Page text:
Sharafkhan Bidlisi

From Wikipedia, the free encyclopedia
Jump to navigation Jump to search

Sharaf Khan Bidlisi
Şerefxanê Bedlîsî
شەرەفخانی بەدلیسی
Emir, Mir and Khan
ჩობან აღა.png
A portrait of Sharaf Khan Bidlisi
ReignEmirate of Bitlis
SuccessorShamsaddin Bag Abu Alma'ali
BornFebruary 25, 1543
Died1603 (60 years)
Full name
Sharaf Khan Bidlisi
DynastyBitlisi dynasty
FatherShamsaddin Batlisi
Sharaf Khan Bidlisi statue at Slemani Public Park in Slemani, Iraqi Kurdistan (previously Sulaymaniyah)

Sharaf al-Din Khan b. Shams al-Din b. Sharaf Beg Bedlisi (Kurdish: شەرەفخانی بەدلیسی, Şerefxanê Bedlîsî; Persian: شرف‌الدین خان بن شمس‌الدین بن شرف بیگ بدلیسی‎) (949-1012/ 25 February 1543)[1] was a medieval Kurdish Emir of the Emirate of Bitlis. But he is more known as a historian, writer and poet. He wrote exclusively in Persian. Born in the Garmrood village, in central Iran, between Arak and Qom, at a young age he was sent to the Safavid's court and obtained his education there.

He is the author of one of the most important works on medieval Kurdish history,[2] written in 1597, Sharafnama. He created a good picture of Kurdish life and Kurdish dynasties in the 16th century in his works. Outside Iran and Kurdish-speaking countries, Sharaf Khan Bidlisi has influenced Kurdish literature and societies through the translation of his works by other scholars.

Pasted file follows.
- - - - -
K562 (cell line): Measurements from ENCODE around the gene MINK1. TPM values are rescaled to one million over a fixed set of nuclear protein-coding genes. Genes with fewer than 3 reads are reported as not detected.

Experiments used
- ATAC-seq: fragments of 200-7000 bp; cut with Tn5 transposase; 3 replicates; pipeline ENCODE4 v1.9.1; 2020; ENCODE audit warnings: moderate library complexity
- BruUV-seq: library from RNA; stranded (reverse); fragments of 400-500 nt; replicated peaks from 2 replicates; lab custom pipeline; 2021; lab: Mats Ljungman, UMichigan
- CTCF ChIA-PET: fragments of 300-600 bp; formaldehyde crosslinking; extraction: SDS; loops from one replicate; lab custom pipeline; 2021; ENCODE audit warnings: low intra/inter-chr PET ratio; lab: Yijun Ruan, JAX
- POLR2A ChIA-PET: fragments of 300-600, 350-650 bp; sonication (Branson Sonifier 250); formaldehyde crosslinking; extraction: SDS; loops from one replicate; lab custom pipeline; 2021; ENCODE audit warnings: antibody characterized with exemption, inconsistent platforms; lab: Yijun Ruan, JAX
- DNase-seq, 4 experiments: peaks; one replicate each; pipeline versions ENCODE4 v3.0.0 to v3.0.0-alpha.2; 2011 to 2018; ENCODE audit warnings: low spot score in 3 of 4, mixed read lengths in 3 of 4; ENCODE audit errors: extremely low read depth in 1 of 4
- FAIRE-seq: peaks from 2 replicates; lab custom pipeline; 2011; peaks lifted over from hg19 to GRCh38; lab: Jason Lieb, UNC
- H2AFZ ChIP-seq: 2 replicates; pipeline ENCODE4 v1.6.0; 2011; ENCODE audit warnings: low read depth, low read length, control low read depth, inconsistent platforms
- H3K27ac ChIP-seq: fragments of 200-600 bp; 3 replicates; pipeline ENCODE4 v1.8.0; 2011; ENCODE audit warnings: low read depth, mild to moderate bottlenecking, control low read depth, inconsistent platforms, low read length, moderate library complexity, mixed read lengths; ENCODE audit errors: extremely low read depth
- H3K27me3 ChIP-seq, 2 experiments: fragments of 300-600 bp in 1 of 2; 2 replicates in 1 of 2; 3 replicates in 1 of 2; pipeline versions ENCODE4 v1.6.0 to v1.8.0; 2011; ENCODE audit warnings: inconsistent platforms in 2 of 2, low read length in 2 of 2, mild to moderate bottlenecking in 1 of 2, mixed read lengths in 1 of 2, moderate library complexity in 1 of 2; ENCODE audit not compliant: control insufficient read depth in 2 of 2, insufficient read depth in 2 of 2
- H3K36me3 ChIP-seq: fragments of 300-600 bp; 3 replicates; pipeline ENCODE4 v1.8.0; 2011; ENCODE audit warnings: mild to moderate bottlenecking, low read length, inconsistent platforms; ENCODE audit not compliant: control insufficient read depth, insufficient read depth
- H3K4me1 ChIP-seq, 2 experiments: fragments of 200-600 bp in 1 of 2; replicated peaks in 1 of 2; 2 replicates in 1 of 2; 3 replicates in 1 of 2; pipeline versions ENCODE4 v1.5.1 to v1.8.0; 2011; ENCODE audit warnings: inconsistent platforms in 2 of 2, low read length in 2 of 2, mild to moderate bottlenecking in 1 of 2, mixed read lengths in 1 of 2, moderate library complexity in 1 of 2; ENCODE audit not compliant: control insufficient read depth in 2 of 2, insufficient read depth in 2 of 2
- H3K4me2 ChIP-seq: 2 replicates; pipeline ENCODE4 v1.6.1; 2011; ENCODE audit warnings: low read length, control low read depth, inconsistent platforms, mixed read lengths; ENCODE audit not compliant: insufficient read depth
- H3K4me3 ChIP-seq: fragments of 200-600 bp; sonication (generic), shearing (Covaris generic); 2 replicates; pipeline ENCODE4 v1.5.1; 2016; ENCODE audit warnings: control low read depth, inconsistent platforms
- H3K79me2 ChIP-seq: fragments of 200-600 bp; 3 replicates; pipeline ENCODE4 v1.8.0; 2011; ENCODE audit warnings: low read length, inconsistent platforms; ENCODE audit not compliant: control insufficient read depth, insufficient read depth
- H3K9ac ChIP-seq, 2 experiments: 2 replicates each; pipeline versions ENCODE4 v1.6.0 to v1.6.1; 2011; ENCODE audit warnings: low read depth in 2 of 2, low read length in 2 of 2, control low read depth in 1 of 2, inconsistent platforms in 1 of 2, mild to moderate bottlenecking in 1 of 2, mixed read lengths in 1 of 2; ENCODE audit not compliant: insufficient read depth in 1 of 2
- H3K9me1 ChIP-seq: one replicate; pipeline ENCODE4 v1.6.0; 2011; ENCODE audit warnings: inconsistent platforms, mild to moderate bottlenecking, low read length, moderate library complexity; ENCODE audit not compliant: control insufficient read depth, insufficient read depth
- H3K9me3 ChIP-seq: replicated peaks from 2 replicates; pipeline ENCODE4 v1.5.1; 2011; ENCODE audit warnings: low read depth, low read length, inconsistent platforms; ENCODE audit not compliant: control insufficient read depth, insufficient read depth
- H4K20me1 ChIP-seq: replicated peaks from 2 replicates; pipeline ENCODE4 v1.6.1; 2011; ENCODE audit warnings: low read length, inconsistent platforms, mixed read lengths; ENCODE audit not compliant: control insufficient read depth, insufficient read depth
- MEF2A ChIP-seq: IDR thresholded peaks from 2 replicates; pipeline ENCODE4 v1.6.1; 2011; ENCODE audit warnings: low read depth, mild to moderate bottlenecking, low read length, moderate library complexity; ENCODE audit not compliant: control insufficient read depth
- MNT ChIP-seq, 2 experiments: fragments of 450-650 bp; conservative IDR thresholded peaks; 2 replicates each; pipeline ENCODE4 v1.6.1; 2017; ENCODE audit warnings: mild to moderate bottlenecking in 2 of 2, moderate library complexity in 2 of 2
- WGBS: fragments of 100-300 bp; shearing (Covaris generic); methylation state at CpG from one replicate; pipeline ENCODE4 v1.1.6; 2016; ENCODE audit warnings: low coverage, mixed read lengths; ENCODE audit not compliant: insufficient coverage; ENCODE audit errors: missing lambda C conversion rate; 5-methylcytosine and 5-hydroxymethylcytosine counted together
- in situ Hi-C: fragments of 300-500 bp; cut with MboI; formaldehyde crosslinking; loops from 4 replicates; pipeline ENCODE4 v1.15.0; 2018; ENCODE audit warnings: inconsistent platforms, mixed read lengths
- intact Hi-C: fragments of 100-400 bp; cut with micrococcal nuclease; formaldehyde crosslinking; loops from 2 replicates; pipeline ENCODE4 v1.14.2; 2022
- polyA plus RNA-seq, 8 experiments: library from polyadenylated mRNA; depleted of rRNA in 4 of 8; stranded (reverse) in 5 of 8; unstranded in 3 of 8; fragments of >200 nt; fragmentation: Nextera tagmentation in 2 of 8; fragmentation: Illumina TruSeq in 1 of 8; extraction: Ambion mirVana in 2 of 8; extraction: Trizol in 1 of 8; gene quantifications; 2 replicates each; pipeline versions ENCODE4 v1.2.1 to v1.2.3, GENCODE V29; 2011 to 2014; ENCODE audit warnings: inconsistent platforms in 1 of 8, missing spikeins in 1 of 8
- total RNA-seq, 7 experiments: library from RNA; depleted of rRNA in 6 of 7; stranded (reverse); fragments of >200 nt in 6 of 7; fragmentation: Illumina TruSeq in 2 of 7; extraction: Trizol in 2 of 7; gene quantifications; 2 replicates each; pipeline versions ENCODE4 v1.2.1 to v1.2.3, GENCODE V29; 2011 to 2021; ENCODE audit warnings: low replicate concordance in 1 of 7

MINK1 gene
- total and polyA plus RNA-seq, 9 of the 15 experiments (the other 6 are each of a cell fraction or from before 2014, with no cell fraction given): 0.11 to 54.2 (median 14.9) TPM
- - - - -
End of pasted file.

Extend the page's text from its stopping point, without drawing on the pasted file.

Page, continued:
He was also a gifted artist, and a well-educated man excelling as much in mathematics and military strategy, as he did in history.

Early life[edit]

Sharaf Khan Bidlisi was born on February 25, 1543, in the Markazi province, Iran in the Garmrood village, during the exile of his father. The Rojaki dynasty, which had ruled intermittently as an independent emirate from their capital of Bitlis since at least the 9th century, and therefore, he never took up the common tribal title of "Khan", preferring instead the royal title of emir or mir, "prince." He was most commonly known as, Mir Sharaf (Prince Sharaf). Later his family was taken under protection of the Safavid dynasty.[3] He was schooled at Tahmasb's court, and wrote in 1596:

"When I turned nine (in 1551) I entered the private harem (haram-i khass)... for three years (1551–1554) I served the family (Silsila) of that refined (pakiza atvar) shah as a page at the inner palace."